Rubio’s Georgia Leadership Team includes U.S. Rep. Austin Scott, state Sen. P.K. Martin (R-Kawrenceville), Rep. Geoff Duncan (R-Cumming), Rep. Buzz Brockway (R-Lawrenceville), Rep. Chuck Efstration (R-Dacula), Rep. Trey Kelley (R-Cedartown), and Rep. Bert Reeves (R-Marietta).

Brooks gets some prison time

Former legislator Tyrone Brooks had prominent civil rights leader speaking for him as well as the representation of one of the state’s best-known lawyers, former governor Roy Barnes, but still could not escape doing some prison for his federal fraud convictions.

U.S. District Court Judge Amy Totenberg of Atlanta sentenced Brooks on Monday to one year and one day in federal prison, followed by two years on probation for the federal charges.

Brooks, who is 70, resigned from the Georgia House in April and subsequently pleaded guilty to one count of tax fraud and no contest to five counts of wire and mail fraud.

Academy director charged with racketeering

Lynda Dukes, the former director of the Fort Gordon Youth Challenge Academy, was arraigned on one count of Racketeering in Richmond County Superior Court last week, the attorney general’s office reported.

She was indicted Oct. 27 on one count of racketeering for her alleged involvement in a scheme that resulted in the theft of nearly $70,000 from the Academy. Racketeering is punishable by five to 20 years imprisonment and a fine of up to $100,000 or three times the amount stolen, Attorney General Sam Olens said.

Executive appointments

The governor’s office announced the following appointments to state boards and commissions –

North Georgia Mountain Authority: Philip Wilheit Jr. of Gainesville, a partner at Wilheit Packaging and a member of the state Board of Natural Resources; Duncan Johnson Jr. of Augusta, the president of Johnson Motor Co.; S. Aaron McWhorter of Whitesburg, the owner and president of North Georgia Turf and Sports Turf Co.; and Jeff “Bodine” Sinyard of Albany, the owner and president of Adams Exterminators.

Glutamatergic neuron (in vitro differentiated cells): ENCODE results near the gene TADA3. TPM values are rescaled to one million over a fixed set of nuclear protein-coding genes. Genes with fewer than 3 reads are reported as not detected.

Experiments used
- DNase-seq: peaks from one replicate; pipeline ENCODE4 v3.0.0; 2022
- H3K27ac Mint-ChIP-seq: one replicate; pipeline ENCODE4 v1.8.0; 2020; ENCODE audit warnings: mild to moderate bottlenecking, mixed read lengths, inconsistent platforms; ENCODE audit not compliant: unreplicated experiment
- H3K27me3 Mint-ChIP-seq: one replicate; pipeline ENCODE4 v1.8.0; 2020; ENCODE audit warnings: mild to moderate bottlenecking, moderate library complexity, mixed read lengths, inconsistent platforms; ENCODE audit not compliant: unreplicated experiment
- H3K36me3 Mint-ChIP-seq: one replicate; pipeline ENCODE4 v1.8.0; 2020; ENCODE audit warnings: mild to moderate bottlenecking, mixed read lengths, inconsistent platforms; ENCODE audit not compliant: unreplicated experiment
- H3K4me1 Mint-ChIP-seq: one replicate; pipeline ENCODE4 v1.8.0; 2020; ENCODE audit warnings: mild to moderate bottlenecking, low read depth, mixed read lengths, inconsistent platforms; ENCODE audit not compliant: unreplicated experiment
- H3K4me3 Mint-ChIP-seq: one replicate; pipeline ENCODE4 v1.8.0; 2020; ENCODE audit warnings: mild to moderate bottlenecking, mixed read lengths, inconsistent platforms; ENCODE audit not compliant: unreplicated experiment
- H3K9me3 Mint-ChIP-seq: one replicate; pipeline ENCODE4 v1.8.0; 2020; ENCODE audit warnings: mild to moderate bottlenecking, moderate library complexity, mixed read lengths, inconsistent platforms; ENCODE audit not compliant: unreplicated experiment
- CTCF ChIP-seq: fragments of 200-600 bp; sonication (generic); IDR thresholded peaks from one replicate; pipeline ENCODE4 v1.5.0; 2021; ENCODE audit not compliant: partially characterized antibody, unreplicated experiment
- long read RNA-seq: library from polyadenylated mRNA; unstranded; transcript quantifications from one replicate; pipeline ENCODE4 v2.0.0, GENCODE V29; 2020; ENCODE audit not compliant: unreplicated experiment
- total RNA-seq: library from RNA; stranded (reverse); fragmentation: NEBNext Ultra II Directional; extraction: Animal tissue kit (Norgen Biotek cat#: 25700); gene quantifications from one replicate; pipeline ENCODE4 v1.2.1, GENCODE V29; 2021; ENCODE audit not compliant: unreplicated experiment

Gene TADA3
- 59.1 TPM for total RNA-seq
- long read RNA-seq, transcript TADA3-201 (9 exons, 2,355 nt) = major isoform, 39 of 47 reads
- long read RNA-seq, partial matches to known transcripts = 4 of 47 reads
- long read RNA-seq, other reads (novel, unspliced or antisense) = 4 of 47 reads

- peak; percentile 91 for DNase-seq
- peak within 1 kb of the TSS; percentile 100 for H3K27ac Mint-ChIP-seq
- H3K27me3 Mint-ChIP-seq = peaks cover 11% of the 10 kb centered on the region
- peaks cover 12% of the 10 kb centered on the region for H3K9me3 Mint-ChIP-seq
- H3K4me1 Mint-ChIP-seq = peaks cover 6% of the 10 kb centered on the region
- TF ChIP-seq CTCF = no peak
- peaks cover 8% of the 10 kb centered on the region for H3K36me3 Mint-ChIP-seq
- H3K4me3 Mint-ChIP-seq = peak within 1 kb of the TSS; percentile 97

Georgia Board of Landscape Architects: Rebecca Kirk of Sandy Springs, the vice president of landscape architecture and civil engineering at Southern A&E; Scott Weinberg of Athens, a retired professor in the College of Environment and Design at the University of Georgia;

Georgia Commission on Child Support: Wendy Williamson of Savannah, an attorney and the executive director of the Mediation Center of Savannah.

Georgia Council on American Indian Concerns: Heidi Altman of Statesboro, an associate professor of anthropology at Georgia Southern University; Frances Crews of Blackshear, the chief financial officer for the Cherokee of Georgia Tribal Council; Donald Kirkland of Atlanta, a program specialist at the Georgia Department of Economic Development; Pelham Police Chief Nealie McCormick; Royce McCrary of Oakfield, a farmer and member of the Lower Muscogee Tribe; and M. Jared Wood of Statesboro, an assistant professor at Georgia Southern University;

Georgia Peace Officer Standards and Training Council: Donald Banks of Macon, a retired officer for the Macon Police Department.

State Board of Accountancy: Clayton Huffman of Atlanta, a manager for Frazier & Deeter.

© 2015 by The Georgia Report


Tags: Common Cause , David Ralston , ethics ranking , Marco Rubio , Nathan Deal , Sam Olens , Sam Snider , Tyrone Brooks